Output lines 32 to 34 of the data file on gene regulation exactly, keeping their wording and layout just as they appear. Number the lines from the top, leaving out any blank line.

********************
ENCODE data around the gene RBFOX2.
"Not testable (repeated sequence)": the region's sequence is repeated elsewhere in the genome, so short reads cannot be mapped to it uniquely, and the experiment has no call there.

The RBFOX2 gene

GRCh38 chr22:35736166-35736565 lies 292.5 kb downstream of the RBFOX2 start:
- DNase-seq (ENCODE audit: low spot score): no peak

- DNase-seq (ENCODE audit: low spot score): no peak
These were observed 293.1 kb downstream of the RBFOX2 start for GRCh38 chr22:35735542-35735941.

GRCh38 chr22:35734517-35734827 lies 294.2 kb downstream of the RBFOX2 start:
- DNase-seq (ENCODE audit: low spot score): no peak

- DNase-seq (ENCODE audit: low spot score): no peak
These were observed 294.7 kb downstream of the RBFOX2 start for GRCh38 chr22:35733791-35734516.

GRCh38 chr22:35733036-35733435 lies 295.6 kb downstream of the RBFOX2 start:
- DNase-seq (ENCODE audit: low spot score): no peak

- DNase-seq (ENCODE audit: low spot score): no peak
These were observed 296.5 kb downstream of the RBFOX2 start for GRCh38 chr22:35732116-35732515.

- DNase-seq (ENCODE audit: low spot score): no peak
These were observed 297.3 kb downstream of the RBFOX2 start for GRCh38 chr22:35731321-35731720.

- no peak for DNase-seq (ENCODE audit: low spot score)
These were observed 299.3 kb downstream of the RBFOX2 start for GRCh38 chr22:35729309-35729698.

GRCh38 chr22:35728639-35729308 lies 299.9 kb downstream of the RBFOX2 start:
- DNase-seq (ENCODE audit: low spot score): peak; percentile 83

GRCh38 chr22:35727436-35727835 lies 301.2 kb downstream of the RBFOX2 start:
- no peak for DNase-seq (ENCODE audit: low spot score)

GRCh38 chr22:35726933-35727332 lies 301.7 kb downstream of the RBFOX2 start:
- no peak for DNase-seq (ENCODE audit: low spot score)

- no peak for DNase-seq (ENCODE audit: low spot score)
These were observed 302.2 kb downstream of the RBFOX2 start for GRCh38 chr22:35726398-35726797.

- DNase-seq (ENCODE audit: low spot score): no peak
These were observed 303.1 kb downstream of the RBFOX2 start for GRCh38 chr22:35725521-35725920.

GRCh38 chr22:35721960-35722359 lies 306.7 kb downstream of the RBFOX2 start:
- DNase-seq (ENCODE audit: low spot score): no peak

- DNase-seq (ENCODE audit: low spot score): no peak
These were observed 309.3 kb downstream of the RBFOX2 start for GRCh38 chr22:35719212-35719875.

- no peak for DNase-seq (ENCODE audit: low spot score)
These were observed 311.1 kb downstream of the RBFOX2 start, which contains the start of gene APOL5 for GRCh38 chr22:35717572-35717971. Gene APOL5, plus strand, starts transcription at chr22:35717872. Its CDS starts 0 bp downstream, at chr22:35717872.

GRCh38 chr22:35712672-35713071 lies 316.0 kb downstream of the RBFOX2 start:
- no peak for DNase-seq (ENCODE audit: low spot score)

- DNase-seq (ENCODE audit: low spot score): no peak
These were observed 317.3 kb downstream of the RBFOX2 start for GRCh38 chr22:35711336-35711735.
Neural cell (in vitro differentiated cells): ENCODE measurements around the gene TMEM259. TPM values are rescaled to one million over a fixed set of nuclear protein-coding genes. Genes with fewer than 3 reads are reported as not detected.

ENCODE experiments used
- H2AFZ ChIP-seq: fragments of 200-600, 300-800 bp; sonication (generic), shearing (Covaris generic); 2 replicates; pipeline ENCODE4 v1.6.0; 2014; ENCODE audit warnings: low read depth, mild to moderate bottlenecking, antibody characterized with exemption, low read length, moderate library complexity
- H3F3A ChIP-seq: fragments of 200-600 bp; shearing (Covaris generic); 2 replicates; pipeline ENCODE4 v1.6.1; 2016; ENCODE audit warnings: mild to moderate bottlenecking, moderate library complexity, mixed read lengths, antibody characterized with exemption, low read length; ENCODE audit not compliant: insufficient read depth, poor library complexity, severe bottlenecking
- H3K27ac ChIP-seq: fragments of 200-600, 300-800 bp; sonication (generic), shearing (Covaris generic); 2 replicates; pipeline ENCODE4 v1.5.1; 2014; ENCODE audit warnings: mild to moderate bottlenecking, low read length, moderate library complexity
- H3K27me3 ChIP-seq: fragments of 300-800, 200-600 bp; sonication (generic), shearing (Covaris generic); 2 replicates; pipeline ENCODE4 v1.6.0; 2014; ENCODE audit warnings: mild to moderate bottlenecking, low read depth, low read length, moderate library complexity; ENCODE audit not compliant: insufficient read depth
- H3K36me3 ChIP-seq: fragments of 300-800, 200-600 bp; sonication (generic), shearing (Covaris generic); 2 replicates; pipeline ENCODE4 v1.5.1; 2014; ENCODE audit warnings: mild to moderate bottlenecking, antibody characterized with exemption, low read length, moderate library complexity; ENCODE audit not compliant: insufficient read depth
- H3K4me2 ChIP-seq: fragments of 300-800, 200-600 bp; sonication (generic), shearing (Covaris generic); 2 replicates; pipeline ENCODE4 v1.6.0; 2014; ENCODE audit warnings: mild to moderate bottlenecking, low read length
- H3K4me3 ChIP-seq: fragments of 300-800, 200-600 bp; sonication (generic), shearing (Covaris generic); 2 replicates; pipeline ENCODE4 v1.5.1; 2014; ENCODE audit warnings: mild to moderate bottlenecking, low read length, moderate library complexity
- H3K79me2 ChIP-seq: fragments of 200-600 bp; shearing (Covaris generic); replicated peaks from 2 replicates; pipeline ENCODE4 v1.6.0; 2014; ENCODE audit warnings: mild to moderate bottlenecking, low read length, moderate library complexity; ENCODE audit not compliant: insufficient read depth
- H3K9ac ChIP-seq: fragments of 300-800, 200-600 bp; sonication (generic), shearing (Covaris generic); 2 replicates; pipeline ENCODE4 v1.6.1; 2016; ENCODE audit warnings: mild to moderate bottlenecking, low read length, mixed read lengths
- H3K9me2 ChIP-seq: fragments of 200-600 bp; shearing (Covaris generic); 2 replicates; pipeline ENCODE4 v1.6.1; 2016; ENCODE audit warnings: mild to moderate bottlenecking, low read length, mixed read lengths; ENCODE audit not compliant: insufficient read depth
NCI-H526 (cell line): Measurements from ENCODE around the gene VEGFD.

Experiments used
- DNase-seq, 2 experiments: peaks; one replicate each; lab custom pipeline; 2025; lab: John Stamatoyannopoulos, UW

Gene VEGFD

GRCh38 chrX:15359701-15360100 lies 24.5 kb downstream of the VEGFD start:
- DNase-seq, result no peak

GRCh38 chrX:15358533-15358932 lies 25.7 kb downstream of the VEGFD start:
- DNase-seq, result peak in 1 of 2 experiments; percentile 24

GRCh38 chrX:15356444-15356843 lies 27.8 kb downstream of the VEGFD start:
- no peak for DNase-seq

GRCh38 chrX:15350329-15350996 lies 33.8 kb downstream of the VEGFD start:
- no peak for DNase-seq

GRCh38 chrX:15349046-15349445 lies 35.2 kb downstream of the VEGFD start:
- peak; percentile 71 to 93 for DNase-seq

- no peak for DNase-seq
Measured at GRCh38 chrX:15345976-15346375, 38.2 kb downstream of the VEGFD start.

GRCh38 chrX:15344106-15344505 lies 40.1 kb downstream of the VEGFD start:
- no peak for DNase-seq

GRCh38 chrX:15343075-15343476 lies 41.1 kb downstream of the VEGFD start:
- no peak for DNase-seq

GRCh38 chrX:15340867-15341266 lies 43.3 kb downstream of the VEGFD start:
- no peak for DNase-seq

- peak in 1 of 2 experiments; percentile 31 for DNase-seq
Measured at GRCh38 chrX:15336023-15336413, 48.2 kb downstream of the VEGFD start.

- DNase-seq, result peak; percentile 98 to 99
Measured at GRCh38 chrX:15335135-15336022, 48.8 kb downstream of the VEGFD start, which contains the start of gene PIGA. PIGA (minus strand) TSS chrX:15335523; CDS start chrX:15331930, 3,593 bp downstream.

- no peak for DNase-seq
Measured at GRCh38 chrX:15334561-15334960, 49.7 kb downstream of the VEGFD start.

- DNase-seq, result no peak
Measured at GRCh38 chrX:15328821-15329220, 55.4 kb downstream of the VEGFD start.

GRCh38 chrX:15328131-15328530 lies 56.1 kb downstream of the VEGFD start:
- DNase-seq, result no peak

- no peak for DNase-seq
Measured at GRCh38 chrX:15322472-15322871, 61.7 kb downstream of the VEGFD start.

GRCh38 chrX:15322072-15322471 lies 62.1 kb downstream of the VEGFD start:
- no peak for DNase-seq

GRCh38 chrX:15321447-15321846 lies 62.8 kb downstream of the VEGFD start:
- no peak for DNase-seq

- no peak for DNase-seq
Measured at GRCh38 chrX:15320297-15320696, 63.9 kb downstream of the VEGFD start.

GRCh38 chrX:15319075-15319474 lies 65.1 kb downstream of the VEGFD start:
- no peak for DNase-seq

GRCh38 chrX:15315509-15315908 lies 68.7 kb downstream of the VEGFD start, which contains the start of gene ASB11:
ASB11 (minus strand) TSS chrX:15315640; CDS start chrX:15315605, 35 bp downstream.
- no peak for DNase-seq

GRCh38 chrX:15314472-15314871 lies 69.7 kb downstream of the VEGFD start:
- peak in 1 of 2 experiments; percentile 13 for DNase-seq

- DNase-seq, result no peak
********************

- DNase-seq (ENCODE audit: low spot score): no peak
These were observed 309.3 kb downstream of the RBFOX2 start for GRCh38 chr22:35719212-35719875.

- no peak for DNase-seq (ENCODE audit: low spot score)